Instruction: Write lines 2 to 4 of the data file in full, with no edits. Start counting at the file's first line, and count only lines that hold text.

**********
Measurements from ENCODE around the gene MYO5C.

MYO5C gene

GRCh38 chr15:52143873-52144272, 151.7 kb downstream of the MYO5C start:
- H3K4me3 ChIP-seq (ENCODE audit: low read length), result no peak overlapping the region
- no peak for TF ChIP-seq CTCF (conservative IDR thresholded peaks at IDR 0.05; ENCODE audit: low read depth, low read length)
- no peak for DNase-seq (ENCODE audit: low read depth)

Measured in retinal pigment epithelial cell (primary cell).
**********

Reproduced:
MYO5C gene

GRCh38 chr15:52143873-52144272, 151.7 kb downstream of the MYO5C start:
- H3K4me3 ChIP-seq (ENCODE audit: low read length), result no peak overlapping the region